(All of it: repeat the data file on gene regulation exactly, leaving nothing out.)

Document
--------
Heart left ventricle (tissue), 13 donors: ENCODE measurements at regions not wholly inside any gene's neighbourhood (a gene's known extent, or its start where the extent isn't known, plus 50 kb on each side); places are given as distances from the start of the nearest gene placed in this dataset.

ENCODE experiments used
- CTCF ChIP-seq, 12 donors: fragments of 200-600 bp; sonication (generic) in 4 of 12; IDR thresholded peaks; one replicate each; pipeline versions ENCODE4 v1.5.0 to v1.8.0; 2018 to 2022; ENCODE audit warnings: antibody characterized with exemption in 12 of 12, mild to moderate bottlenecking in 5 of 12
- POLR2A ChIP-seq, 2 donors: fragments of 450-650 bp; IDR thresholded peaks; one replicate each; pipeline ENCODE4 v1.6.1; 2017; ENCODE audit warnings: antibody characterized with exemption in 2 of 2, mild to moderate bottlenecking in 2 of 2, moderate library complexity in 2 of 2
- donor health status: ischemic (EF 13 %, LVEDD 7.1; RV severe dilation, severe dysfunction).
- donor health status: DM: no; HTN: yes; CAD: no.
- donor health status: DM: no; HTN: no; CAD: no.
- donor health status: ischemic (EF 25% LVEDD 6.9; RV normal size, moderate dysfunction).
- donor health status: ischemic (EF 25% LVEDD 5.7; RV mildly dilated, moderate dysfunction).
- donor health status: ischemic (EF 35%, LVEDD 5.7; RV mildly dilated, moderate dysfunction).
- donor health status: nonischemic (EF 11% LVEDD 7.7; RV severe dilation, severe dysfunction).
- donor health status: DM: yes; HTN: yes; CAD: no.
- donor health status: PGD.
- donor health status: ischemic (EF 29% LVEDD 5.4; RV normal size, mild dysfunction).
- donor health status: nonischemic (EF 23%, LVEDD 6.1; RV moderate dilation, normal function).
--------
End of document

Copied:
Heart left ventricle (tissue), 13 donors: ENCODE measurements at regions not wholly inside any gene's neighbourhood (a gene's known extent, or its start where the extent isn't known, plus 50 kb on each side); places are given as distances from the start of the nearest gene placed in this dataset.

ENCODE experiments used
- CTCF ChIP-seq, 12 donors: fragments of 200-600 bp; sonication (generic) in 4 of 12; IDR thresholded peaks; one replicate each; pipeline versions ENCODE4 v1.5.0 to v1.8.0; 2018 to 2022; ENCODE audit warnings: antibody characterized with exemption in 12 of 12, mild to moderate bottlenecking in 5 of 12
- POLR2A ChIP-seq, 2 donors: fragments of 450-650 bp; IDR thresholded peaks; one replicate each; pipeline ENCODE4 v1.6.1; 2017; ENCODE audit warnings: antibody characterized with exemption in 2 of 2, mild to moderate bottlenecking in 2 of 2, moderate library complexity in 2 of 2
- donor health status: ischemic (EF 13 %, LVEDD 7.1; RV severe dilation, severe dysfunction).
- donor health status: DM: no; HTN: yes; CAD: no.
- donor health status: DM: no; HTN: no; CAD: no.
- donor health status: ischemic (EF 25% LVEDD 6.9; RV normal size, moderate dysfunction).
- donor health status: ischemic (EF 25% LVEDD 5.7; RV mildly dilated, moderate dysfunction).
- donor health status: ischemic (EF 35%, LVEDD 5.7; RV mildly dilated, moderate dysfunction).
- donor health status: nonischemic (EF 11% LVEDD 7.7; RV severe dilation, severe dysfunction).
- donor health status: DM: yes; HTN: yes; CAD: no.
- donor health status: PGD.
- donor health status: ischemic (EF 29% LVEDD 5.4; RV normal size, mild dysfunction).
- donor health status: nonischemic (EF 23%, LVEDD 6.1; RV moderate dilation, normal function).